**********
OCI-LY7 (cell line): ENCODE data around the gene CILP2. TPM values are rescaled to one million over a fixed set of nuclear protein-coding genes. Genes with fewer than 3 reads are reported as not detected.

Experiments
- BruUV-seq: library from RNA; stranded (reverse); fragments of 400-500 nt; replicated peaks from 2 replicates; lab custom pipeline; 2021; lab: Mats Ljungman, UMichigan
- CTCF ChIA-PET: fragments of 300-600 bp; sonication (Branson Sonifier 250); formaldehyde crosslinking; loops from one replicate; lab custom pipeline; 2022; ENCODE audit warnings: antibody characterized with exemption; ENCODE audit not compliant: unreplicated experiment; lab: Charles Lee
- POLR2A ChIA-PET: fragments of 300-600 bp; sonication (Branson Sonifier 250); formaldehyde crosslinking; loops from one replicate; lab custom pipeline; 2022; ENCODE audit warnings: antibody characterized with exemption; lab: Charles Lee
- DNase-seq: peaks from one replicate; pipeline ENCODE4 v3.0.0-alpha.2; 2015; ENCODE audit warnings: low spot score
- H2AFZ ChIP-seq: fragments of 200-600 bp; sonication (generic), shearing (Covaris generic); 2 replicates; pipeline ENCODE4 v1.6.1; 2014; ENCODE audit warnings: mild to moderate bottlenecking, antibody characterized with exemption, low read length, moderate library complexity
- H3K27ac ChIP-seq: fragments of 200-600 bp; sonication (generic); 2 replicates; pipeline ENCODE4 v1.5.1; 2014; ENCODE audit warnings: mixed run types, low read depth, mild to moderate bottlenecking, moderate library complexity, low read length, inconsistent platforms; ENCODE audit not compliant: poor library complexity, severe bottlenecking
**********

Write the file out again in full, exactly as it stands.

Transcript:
OCI-LY7 (cell line): ENCODE data around the gene CILP2. TPM values are rescaled to one million over a fixed set of nuclear protein-coding genes. Genes with fewer than 3 reads are reported as not detected.

Experiments
- BruUV-seq: library from RNA; stranded (reverse); fragments of 400-500 nt; replicated peaks from 2 replicates; lab custom pipeline; 2021; lab: Mats Ljungman, UMichigan
- CTCF ChIA-PET: fragments of 300-600 bp; sonication (Branson Sonifier 250); formaldehyde crosslinking; loops from one replicate; lab custom pipeline; 2022; ENCODE audit warnings: antibody characterized with exemption; ENCODE audit not compliant: unreplicated experiment; lab: Charles Lee
- POLR2A ChIA-PET: fragments of 300-600 bp; sonication (Branson Sonifier 250); formaldehyde crosslinking; loops from one replicate; lab custom pipeline; 2022; ENCODE audit warnings: antibody characterized with exemption; lab: Charles Lee
- DNase-seq: peaks from one replicate; pipeline ENCODE4 v3.0.0-alpha.2; 2015; ENCODE audit warnings: low spot score
- H2AFZ ChIP-seq: fragments of 200-600 bp; sonication (generic), shearing (Covaris generic); 2 replicates; pipeline ENCODE4 v1.6.1; 2014; ENCODE audit warnings: mild to moderate bottlenecking, antibody characterized with exemption, low read length, moderate library complexity
- H3K27ac ChIP-seq: fragments of 200-600 bp; sonication (generic); 2 replicates; pipeline ENCODE4 v1.5.1; 2014; ENCODE audit warnings: mixed run types, low read depth, mild to moderate bottlenecking, moderate library complexity, low read length, inconsistent platforms; ENCODE audit not compliant: poor library complexity, severe bottlenecking